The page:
More excerpts from draft speech by Christopher Dickey, "Call of Duty / Call of Da'esh," at Bahcesehir University, Istanbul, 28 April 2015 We'll come back to the question of whether and how we in the press should address the communication challenge of ISIS—this information insurgency, but first perhaps we need to look at the evolution of what we in the United States call "the mainstream media."
That is my world and my frame of reference, and I'd like to start our quick tour of history about 150 years ago, around the time of the American Civil War. (At The Daily Beast, when I write about this period in book reviews, I sometimes have to assure my young colleagues that I did not actually cover that war myself.)
This was the second great age of mass communications. The first had come with moveable type in Europe, the Gutenberg revolution. The innovation of the 19th century, during the industrial revolution, was the industrialization of information. Paper got cheap, presses grew much more efficient, advertising became ubiquitous, helping to finance the publications, and suddenly it seemed just about anyone could put out a broadsheet. In major cities in the United States there were dozens of papers. And because copyrights were weak, nonexistent of unenforced, they picked up articles wherever they found them and reprinted them.
This may sound familiar. A little like the aggregation and blogging that goes on today. And there are indeed some important similarities. In that fiercely competitive market what we saw was fracturing of the news, sensationalizing it and making it more partisan in order to lock in one corner of the market or another. And those who were most successful with these strategies came to wield enormous power, which they used for political and profit-making purposes. By the end of the 19th century this yellow journalism was at its height — and it was dangerous.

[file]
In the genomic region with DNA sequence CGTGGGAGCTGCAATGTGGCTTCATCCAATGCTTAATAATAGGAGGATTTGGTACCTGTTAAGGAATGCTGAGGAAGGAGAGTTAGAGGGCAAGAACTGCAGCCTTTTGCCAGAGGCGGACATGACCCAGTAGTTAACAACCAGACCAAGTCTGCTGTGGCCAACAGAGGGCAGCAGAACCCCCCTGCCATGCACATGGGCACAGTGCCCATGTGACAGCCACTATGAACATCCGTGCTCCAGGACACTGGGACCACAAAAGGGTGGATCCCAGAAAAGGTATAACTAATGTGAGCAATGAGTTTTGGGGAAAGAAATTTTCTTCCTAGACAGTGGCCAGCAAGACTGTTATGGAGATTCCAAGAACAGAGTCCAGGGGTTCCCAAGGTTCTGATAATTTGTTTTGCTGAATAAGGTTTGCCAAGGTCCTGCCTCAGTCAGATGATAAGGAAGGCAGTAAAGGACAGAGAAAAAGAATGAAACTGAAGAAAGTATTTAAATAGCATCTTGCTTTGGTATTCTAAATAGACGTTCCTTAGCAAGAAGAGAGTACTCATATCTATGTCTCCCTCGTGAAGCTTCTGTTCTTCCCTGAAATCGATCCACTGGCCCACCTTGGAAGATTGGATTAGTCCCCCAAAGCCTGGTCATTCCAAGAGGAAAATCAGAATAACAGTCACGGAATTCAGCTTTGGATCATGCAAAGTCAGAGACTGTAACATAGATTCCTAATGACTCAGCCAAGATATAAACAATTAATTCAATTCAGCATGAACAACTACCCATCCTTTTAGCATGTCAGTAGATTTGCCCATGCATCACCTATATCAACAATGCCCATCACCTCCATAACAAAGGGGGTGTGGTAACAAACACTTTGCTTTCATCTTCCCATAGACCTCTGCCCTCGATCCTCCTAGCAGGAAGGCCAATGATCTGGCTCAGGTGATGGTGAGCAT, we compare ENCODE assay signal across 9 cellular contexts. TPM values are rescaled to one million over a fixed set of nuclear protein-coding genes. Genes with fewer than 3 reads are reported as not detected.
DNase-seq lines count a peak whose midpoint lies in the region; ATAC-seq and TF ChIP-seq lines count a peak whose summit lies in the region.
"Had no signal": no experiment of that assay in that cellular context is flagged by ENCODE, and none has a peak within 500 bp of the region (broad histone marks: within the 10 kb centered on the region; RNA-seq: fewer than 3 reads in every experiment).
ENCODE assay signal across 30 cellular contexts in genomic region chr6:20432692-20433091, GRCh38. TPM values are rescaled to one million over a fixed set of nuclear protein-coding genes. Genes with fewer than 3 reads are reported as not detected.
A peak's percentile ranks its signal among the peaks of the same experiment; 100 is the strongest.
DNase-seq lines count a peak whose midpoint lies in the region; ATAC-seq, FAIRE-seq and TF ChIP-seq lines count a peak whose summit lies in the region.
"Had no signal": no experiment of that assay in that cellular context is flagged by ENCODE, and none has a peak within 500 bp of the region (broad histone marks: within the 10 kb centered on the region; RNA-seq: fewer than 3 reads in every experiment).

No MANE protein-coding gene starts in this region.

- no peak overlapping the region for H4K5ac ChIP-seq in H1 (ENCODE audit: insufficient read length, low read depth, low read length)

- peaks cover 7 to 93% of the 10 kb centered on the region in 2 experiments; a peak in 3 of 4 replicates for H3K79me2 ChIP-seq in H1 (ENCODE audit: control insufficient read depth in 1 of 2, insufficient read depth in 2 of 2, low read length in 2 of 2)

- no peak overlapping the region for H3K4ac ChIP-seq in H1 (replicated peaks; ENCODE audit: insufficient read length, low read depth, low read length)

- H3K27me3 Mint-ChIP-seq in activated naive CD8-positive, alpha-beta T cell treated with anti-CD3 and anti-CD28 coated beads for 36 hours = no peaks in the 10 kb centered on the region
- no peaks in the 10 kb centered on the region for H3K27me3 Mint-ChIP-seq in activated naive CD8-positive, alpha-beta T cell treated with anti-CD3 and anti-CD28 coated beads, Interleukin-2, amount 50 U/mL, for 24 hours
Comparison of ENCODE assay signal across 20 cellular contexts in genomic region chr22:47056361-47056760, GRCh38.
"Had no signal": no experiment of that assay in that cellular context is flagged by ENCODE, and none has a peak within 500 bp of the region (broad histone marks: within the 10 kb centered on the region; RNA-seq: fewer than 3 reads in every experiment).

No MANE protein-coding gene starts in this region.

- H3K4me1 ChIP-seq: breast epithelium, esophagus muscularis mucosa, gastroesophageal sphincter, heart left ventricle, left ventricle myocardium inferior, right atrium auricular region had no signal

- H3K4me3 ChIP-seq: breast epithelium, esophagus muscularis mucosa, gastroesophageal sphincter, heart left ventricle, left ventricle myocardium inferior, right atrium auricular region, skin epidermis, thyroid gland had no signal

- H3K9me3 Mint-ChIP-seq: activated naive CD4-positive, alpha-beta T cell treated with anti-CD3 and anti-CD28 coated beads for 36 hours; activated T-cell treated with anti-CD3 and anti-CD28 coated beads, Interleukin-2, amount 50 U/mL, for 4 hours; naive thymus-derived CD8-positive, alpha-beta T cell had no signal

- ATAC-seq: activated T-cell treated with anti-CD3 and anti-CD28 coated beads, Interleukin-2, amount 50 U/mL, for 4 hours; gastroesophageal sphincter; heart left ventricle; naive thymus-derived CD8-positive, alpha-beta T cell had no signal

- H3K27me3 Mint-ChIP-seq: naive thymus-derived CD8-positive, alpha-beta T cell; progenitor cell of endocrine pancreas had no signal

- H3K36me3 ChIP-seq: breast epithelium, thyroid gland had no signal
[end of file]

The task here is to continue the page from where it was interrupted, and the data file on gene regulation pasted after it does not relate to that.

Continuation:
Perhaps you have seen the great Orson Welles movie "Citizen Kane." It is based on the life of William Randolph Hearst, the king of yellow journalism, who for various reasons wanted the United States to go to war against Spain and seize its colonies, most notably Cuba and the Philippines.
[[One sequence begins with a headline saying Spanish warships are off the coast of New Jersey. Kane’s guardian protests: There is no proof of that! Kane asks if the guardian can prove there are not! Then a telegram comes in from the paper's correspondent in Havana saying he can write prose poems about the palm trees, but there is no war there. Kane dictates a response: “You give me the tone poems, I'll give you the war.”]]
The idea that began to take a strong hold after World War I — that a newspaper should be a "newspaper of record," carefully balancing all the facts in its articles and keeping the stated political positions of the owners in a separate editorial-page isolation ward — had been around for a long time. People grew tired of the excesses of yellow journalism. But the idea of "responsibility" really started to dominate discussions of the media when the marketplace began to change with the appearance of new forms of communication and, therefore, of competition. In this case: radio, which brought a level of accessibility to the illiterate —still a very large part of the American and European population in the 1930s—and a kind of immediacy that newspapers found it hard to match.